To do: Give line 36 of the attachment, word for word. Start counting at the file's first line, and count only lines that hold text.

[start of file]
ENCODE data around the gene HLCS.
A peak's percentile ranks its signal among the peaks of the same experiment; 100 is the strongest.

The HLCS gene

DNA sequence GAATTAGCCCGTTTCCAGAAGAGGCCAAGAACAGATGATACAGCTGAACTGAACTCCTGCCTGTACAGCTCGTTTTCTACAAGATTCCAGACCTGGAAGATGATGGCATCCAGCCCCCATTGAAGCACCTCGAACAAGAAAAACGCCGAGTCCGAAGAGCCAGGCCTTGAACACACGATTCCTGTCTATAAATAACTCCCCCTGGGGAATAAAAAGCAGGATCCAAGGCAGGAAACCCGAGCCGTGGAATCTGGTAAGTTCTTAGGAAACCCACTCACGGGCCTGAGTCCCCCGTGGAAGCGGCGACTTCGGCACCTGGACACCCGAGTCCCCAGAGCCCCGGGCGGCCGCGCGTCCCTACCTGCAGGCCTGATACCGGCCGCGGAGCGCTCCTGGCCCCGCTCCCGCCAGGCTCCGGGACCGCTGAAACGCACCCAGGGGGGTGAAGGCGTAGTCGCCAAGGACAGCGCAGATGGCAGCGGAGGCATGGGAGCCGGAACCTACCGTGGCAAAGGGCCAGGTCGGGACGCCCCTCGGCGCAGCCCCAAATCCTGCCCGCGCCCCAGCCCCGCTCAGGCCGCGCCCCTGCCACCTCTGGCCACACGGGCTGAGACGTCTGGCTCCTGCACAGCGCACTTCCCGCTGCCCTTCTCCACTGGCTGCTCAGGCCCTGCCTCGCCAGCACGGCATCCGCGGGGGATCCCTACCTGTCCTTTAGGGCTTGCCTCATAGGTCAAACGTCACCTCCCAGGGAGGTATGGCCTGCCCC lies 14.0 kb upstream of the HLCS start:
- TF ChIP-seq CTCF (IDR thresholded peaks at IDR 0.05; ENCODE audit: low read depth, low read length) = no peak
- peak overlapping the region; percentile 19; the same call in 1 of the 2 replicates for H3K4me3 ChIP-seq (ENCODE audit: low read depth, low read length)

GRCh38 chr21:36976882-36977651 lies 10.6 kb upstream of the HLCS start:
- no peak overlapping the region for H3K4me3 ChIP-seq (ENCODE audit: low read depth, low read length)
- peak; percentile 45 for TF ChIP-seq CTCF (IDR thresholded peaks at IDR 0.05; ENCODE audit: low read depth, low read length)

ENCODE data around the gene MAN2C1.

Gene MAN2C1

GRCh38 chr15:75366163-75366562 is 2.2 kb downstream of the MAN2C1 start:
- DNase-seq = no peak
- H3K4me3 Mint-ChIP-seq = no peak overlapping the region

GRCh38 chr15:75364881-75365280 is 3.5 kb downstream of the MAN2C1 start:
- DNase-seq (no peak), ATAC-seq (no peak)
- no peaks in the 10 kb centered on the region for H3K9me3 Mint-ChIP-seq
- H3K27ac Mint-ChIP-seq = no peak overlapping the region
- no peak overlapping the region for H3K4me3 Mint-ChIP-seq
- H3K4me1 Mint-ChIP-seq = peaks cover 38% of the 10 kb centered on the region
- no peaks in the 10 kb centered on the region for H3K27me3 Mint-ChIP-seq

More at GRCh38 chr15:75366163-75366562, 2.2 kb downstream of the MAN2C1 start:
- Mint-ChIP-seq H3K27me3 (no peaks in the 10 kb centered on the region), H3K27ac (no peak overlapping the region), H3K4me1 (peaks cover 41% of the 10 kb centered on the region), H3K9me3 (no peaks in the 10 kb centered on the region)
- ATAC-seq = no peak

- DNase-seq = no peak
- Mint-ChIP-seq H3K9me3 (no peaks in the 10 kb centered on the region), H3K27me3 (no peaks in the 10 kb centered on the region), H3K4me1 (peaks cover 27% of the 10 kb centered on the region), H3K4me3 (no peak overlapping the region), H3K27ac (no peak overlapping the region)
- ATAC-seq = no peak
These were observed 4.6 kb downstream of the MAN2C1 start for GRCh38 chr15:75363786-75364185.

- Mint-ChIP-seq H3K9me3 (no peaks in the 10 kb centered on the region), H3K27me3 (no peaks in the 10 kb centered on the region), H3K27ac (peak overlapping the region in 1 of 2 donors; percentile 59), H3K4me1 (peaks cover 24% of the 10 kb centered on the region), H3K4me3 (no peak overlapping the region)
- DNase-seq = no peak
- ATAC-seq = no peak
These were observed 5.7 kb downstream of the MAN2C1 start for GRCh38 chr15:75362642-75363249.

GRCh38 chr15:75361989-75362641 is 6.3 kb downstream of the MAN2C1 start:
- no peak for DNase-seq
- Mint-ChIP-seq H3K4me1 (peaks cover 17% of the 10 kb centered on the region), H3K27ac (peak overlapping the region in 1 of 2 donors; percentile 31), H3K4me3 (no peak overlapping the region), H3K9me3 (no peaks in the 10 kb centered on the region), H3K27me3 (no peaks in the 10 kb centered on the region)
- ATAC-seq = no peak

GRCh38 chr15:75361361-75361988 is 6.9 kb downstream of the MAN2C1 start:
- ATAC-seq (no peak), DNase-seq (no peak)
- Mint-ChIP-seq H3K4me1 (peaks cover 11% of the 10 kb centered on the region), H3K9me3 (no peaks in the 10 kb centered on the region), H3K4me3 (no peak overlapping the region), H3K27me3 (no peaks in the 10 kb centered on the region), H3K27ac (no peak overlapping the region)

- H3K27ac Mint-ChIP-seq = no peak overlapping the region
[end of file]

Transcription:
- ATAC-seq = no peak